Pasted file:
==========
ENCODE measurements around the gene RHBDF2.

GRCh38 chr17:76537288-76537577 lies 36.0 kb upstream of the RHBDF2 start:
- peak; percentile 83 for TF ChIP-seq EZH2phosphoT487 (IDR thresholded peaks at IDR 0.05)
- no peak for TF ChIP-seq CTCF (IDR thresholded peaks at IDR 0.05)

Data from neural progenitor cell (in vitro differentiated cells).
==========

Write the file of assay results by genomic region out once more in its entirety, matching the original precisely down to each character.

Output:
ENCODE measurements around the gene RHBDF2.

GRCh38 chr17:76537288-76537577 lies 36.0 kb upstream of the RHBDF2 start:
- peak; percentile 83 for TF ChIP-seq EZH2phosphoT487 (IDR thresholded peaks at IDR 0.05)
- no peak for TF ChIP-seq CTCF (IDR thresholded peaks at IDR 0.05)

Data from neural progenitor cell (in vitro differentiated cells).